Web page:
When Aimee Martinez was in sixth grade, she and her friends would sit and talk about how badly they wanted to be Laker Girls.
The girls were inspired by pop star Paula Abdul, whose career began as a dancer and choreographer for the squad that performs at Los Angeles Lakers basketball games.
Now 22, Martinez is living that dream.
She was selected from more than 600 applicants to be one of 20 Laker Girls for the 2001-2002 season.
"To have immediate friends when you move to such a big city is like a dream come true," Martinez said. "It's so great to be involved in the community and to perform in front of 10,000 people."
Martinez grew up in Lawrence and graduated from Lawrence High School. She finished classes at Kansas University in May, and will take her final few hours of college in California to complete her broadcast management degree.
At KU, she was a member of the Crimson Girls dance team for three years and served as the group's head choreographer one year.
Then, she spent a year as a cheerleader for the Kansas City Chiefs.
But she's always had her sights set on being a Laker Girl. This spring, she learned about auditions on the Internet.
Try-outs took place July 28 at the Lakers' practice facility. She went with a few friends she knew from other dance groups.
"When we got there, there was this line of girls wrapped around the building," Martinez said, "and we were like, 'Oh, my gosh. Do we really want to do this?'"
After a long day of dancing, judges cut the pool of applicants to 36. Martinez and the other finalists were invited back for another day of interviews and dance auditions.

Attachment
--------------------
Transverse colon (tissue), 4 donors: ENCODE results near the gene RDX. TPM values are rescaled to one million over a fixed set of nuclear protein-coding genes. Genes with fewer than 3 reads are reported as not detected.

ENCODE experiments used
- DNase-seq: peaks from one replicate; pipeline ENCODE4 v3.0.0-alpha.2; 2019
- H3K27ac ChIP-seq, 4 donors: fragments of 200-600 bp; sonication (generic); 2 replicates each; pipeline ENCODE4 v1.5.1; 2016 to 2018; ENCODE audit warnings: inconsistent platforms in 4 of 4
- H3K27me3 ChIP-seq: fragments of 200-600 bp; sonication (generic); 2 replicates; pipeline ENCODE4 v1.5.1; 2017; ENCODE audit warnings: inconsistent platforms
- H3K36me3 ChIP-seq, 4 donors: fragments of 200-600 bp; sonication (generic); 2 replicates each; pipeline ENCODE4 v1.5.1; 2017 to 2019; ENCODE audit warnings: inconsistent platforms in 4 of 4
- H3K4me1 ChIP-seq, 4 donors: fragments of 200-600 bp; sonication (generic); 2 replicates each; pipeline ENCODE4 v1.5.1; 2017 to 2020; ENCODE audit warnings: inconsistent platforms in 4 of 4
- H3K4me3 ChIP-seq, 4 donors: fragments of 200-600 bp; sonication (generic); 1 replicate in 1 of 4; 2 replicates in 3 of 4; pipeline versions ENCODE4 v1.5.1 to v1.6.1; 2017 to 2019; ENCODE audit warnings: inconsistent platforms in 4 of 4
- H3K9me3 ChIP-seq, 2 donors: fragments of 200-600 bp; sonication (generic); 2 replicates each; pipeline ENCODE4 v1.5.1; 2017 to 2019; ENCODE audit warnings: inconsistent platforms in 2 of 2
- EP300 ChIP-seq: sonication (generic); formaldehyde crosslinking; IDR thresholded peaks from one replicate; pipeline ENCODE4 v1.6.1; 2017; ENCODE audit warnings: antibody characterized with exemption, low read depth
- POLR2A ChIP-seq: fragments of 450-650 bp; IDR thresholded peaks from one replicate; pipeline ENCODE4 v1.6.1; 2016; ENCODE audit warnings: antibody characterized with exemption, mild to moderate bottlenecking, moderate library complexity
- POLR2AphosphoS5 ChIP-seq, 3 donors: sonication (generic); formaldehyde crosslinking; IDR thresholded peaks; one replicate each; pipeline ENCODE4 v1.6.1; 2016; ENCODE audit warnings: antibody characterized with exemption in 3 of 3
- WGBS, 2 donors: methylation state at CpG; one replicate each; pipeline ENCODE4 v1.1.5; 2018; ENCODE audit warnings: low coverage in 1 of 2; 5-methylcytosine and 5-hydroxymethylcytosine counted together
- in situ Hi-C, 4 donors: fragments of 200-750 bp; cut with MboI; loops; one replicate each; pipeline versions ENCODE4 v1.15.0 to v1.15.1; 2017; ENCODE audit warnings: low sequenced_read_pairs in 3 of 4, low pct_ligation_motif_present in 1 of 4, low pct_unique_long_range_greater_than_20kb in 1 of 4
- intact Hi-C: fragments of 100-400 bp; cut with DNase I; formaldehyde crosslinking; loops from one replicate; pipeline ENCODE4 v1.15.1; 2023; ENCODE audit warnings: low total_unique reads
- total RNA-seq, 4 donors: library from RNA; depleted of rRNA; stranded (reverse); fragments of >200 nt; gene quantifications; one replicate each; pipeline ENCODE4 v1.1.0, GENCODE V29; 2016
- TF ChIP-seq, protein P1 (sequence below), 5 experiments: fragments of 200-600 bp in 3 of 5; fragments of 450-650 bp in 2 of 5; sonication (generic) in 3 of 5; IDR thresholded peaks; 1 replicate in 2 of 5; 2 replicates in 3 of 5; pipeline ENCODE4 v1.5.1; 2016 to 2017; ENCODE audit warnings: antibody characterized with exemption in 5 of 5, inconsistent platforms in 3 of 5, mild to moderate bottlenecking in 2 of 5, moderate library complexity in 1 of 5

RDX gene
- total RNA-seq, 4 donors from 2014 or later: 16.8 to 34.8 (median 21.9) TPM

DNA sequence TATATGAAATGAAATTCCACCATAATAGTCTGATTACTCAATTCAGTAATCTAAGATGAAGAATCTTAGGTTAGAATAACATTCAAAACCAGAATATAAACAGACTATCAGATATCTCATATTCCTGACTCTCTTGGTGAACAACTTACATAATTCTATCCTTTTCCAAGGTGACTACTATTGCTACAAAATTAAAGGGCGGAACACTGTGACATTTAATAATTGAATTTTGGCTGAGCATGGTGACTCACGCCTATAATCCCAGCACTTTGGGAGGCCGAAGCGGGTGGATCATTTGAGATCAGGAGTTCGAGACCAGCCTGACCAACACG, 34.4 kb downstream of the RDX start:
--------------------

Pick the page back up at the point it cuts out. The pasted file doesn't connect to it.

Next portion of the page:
She learned of her success later that week by phone.
"I thought I was going to give myself an ulcer until I found out," she said.
Fourteen of the 20 Laker Girls perform at each of the 40 home basketball games. The season begins in October. They also practice from 6 p.m. to 9 p.m. every Monday and Wednesday.
Members are paid $100 per game and $40 per practice. They also receive $85 per hour for public appearances.
It's not enough for a full-time job, so Martinez works in sales and marketing for a company that plans events for companies. She's also working with a talent agency to get acting jobs.
Someday, she'd like to be a full-time choreographer for videos and shows.
For now, she's happy to be on the court with Shaquille O'Neal, with Lakers fan Jack Nicholson nearby.
"I haven't even seen the players yet," she said. "It's a business relationship. We're here doing our job, they're doing theirs. It's not like we hang out or date the team. It's a common misconception people have."
Martinez said she realized some cheer and dance squad members are viewed as sex symbols. But, she said, her experience with Kansas City football prepared her for performing in Los Angeles.
"The Chiefs' is one of the craziest, most spirited crowds I've ever seen," she said. "You just have to blow it off. You don't respond to it. It has nothing to do with you. It has to do with the outfit you're wearing."